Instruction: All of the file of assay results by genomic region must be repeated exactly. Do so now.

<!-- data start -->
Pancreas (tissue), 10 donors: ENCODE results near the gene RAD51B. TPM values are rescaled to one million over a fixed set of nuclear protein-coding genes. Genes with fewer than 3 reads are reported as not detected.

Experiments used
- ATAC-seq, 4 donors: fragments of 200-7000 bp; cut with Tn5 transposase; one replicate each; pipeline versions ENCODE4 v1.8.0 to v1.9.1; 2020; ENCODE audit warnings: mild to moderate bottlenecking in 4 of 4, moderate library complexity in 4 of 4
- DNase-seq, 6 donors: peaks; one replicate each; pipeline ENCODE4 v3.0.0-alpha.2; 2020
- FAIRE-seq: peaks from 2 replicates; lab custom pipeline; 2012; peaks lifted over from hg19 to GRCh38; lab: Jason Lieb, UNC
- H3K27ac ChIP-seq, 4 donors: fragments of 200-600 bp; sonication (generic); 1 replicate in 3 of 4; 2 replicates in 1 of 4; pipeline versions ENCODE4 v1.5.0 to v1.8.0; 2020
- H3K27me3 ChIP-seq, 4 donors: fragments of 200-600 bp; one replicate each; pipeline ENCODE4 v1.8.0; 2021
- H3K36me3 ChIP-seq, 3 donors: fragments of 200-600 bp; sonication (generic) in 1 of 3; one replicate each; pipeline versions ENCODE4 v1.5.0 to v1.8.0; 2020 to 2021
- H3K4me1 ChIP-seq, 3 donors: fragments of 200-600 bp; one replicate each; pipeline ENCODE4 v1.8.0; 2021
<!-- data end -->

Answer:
Pancreas (tissue), 10 donors: ENCODE results near the gene RAD51B. TPM values are rescaled to one million over a fixed set of nuclear protein-coding genes. Genes with fewer than 3 reads are reported as not detected.

Experiments used
- ATAC-seq, 4 donors: fragments of 200-7000 bp; cut with Tn5 transposase; one replicate each; pipeline versions ENCODE4 v1.8.0 to v1.9.1; 2020; ENCODE audit warnings: mild to moderate bottlenecking in 4 of 4, moderate library complexity in 4 of 4
- DNase-seq, 6 donors: peaks; one replicate each; pipeline ENCODE4 v3.0.0-alpha.2; 2020
- FAIRE-seq: peaks from 2 replicates; lab custom pipeline; 2012; peaks lifted over from hg19 to GRCh38; lab: Jason Lieb, UNC
- H3K27ac ChIP-seq, 4 donors: fragments of 200-600 bp; sonication (generic); 1 replicate in 3 of 4; 2 replicates in 1 of 4; pipeline versions ENCODE4 v1.5.0 to v1.8.0; 2020
- H3K27me3 ChIP-seq, 4 donors: fragments of 200-600 bp; one replicate each; pipeline ENCODE4 v1.8.0; 2021
- H3K36me3 ChIP-seq, 3 donors: fragments of 200-600 bp; sonication (generic) in 1 of 3; one replicate each; pipeline versions ENCODE4 v1.5.0 to v1.8.0; 2020 to 2021
- H3K4me1 ChIP-seq, 3 donors: fragments of 200-600 bp; one replicate each; pipeline ENCODE4 v1.8.0; 2021